Thursday, April 16, 2009

Life Cycle of a Sweet Potato

One of the easiest baby foods to make and freeze is mashed sweet potatoes. I used to make them all the time for my older daughter, and it had the added benefit of getting me to eat a baked sweet potato for lunch every so often. According to, sweet potatoes are good sources of fiber, magnesium, and Vitamins A, C, and B6.

Sweet potatoes were $.49/lb at Giant for Easter, so I bought a bunch. We had sweet potatoes with Easter dinner, and the rest I am baking for baby food. I just wash them, spray them with a little cooking spray, poke them with a fork, and bake at 375 for an hour to an hour and a half.

After they cool a little, I cut them open and scoop out the inside. Although I'm sure the straight mashed potato would be fine to give my daughter, it is a little stringy, so I decided to try to strain it by pushing it through a mesh colander.

It did make the puree smooth, but it was a little messy and hard to do. Next time I'll either just leave it unstrained or use my baby food mill.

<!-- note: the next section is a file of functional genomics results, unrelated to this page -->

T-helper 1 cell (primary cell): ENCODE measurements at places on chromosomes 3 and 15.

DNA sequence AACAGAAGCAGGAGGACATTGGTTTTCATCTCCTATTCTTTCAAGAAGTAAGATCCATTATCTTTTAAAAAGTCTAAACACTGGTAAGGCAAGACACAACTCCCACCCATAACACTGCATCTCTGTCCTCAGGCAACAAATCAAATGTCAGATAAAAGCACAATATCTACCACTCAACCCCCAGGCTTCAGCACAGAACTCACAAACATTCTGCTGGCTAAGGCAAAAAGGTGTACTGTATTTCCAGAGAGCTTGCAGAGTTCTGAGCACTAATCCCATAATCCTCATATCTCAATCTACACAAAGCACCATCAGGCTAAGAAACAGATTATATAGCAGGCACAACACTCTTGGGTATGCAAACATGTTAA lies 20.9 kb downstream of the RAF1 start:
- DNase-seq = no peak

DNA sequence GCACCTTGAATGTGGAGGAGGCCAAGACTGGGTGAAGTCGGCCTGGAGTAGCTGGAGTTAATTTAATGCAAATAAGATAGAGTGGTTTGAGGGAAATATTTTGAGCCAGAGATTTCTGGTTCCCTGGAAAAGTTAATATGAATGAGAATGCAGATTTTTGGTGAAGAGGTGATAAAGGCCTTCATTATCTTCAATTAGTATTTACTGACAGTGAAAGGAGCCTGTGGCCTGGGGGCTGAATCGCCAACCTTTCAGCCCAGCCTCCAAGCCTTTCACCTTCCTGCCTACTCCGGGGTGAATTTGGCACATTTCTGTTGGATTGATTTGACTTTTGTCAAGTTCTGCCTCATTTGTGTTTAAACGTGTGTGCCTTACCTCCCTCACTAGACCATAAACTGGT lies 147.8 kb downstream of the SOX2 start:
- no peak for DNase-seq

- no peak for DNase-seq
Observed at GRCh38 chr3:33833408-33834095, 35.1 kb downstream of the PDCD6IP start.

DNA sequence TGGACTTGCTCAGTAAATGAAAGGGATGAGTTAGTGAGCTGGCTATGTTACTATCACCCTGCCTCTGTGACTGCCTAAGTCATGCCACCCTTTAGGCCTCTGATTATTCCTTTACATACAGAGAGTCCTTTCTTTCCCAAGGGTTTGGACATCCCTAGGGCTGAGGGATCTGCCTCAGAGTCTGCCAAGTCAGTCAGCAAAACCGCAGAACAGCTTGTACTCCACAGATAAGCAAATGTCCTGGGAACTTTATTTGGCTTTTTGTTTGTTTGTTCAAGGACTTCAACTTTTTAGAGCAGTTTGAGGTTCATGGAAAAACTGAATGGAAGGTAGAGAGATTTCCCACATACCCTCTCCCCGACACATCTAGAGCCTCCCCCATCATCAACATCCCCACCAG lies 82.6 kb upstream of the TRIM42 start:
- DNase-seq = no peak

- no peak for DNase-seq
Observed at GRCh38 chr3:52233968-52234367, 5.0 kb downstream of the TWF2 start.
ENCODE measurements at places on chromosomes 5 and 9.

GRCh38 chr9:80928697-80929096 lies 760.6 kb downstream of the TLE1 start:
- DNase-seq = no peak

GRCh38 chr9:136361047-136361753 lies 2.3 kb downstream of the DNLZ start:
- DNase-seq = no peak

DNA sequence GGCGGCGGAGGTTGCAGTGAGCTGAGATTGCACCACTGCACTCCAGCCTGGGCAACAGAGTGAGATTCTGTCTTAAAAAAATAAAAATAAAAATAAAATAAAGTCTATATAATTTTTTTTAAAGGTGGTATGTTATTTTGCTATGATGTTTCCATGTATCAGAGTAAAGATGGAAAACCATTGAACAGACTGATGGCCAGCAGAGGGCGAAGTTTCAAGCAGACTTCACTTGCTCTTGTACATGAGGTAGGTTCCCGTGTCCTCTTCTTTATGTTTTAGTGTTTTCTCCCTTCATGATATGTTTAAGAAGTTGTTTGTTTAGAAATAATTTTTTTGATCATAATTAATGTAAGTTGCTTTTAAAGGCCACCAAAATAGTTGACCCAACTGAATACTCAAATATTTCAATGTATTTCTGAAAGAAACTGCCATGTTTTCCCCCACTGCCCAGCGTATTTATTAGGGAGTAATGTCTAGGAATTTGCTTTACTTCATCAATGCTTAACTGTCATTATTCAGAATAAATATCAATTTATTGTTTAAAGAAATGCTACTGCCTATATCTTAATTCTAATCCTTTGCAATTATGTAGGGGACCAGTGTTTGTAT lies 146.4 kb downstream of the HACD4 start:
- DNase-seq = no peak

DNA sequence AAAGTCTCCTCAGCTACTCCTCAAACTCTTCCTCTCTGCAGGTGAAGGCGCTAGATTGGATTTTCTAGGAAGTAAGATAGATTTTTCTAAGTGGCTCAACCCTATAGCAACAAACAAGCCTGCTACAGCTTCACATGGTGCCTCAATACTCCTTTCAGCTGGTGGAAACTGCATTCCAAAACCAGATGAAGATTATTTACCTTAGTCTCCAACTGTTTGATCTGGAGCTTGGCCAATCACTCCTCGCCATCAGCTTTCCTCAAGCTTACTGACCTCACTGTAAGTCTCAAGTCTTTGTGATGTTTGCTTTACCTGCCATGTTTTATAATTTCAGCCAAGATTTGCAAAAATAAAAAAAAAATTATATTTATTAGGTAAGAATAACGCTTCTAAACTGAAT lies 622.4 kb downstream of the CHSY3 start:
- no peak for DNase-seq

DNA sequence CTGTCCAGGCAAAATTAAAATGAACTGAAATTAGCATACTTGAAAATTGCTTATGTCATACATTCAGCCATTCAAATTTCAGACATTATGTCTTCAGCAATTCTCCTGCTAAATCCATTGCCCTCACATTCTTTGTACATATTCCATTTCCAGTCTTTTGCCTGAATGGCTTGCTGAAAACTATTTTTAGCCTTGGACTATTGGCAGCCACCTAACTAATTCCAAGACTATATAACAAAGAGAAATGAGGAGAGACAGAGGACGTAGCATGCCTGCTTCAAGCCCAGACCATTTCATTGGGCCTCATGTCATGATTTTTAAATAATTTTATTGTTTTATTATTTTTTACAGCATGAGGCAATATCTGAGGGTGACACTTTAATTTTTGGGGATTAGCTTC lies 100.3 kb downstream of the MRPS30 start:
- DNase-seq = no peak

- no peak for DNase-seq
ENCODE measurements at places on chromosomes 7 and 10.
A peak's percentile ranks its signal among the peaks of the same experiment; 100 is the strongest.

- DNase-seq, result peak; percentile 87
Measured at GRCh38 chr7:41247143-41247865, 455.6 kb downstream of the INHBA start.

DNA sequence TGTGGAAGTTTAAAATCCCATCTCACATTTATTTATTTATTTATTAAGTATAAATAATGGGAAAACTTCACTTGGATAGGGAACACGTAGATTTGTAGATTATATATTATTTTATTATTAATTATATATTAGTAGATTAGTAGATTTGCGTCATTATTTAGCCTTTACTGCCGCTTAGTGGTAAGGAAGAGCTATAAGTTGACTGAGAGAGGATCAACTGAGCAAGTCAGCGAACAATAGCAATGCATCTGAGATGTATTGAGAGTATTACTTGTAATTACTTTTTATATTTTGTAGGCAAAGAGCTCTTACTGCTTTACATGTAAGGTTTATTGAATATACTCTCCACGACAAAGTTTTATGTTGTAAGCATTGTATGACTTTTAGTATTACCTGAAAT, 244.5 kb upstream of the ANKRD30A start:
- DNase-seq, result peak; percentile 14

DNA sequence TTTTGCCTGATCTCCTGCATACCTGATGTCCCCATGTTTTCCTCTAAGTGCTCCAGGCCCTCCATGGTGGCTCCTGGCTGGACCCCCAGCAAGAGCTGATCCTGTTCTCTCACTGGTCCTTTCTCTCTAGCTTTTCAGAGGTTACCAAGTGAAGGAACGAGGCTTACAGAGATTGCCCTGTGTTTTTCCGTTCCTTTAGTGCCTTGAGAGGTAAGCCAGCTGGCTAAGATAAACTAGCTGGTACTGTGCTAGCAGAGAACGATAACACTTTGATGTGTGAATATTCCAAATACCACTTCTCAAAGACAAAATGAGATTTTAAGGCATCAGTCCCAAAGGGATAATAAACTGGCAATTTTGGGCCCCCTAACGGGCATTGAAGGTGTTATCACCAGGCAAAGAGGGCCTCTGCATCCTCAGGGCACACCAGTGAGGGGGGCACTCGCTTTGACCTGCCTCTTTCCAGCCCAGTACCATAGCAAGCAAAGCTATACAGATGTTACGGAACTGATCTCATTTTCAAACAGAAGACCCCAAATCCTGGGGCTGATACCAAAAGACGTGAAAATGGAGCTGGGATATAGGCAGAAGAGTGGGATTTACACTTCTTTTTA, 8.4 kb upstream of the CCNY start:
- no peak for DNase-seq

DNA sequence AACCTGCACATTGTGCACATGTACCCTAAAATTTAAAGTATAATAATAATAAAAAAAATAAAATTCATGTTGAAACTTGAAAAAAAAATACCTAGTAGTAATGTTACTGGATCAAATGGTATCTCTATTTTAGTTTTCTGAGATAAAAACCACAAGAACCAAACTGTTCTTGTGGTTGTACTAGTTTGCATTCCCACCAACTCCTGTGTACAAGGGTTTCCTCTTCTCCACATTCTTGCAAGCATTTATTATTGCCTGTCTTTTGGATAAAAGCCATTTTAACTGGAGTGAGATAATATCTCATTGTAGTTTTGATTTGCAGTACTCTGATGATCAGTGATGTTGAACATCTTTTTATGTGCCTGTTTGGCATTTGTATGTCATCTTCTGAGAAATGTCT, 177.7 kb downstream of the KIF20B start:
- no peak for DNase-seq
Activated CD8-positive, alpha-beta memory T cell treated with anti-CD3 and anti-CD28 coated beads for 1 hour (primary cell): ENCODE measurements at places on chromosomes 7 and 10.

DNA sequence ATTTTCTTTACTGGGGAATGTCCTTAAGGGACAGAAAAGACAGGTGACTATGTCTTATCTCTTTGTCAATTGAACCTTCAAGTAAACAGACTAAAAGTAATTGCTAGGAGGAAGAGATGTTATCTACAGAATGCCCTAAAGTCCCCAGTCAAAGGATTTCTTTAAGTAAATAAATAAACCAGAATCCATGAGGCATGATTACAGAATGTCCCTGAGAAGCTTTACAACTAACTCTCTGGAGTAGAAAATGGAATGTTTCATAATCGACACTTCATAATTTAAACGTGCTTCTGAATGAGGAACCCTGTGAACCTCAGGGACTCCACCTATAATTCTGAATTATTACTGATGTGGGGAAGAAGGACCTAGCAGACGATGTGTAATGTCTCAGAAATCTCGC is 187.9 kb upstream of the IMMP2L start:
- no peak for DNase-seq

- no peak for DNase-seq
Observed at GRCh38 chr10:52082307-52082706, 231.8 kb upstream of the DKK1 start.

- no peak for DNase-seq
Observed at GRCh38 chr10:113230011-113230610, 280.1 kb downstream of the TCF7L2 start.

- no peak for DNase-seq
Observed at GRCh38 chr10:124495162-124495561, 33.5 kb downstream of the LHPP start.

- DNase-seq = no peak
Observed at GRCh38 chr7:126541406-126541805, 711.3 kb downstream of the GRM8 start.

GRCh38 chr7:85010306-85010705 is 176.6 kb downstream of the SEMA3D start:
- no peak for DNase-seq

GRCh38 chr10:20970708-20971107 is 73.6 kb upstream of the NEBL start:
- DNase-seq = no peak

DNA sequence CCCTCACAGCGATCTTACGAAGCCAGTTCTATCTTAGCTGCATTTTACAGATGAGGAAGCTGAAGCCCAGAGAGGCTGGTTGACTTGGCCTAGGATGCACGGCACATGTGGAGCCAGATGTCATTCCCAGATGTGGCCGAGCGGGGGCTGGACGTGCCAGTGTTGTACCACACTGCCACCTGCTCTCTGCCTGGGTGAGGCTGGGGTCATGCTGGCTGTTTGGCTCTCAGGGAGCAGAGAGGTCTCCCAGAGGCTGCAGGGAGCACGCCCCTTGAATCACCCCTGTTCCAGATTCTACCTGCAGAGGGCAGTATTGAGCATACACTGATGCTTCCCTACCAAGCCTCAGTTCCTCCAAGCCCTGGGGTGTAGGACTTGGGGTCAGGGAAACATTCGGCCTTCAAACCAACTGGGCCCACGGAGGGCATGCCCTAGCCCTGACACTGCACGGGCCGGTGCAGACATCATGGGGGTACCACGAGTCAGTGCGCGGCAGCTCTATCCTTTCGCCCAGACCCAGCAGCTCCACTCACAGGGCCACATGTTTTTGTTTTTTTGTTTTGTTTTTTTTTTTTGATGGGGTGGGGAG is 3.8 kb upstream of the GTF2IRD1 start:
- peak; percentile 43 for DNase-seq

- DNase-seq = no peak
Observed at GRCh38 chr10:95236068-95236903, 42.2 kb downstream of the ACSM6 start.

Then I just spooned it into my freezer trays and froze them.
While you could heat the frozen baby food in the microwave, I have read that it is not recommended, since it can cause hot spots. I like to do it on the stove in my stainless steel measuring cups (those are the best). I add just a couple of teaspoonfuls of water to keep it from sticking.

When I used to make this puree for my older daughter, I confess I must have thrown out the skins. But this time I thought, "I normally eat the skins if I eat a baked sweet potato, so why throw them out as if they were waste?" So I saved them and found this recipe to make baked sweet potato skins. I just threw this together right before lunch today and baked them in the toaster oven.

Delicious with a hard-boiled egg sandwich and so nutritious!

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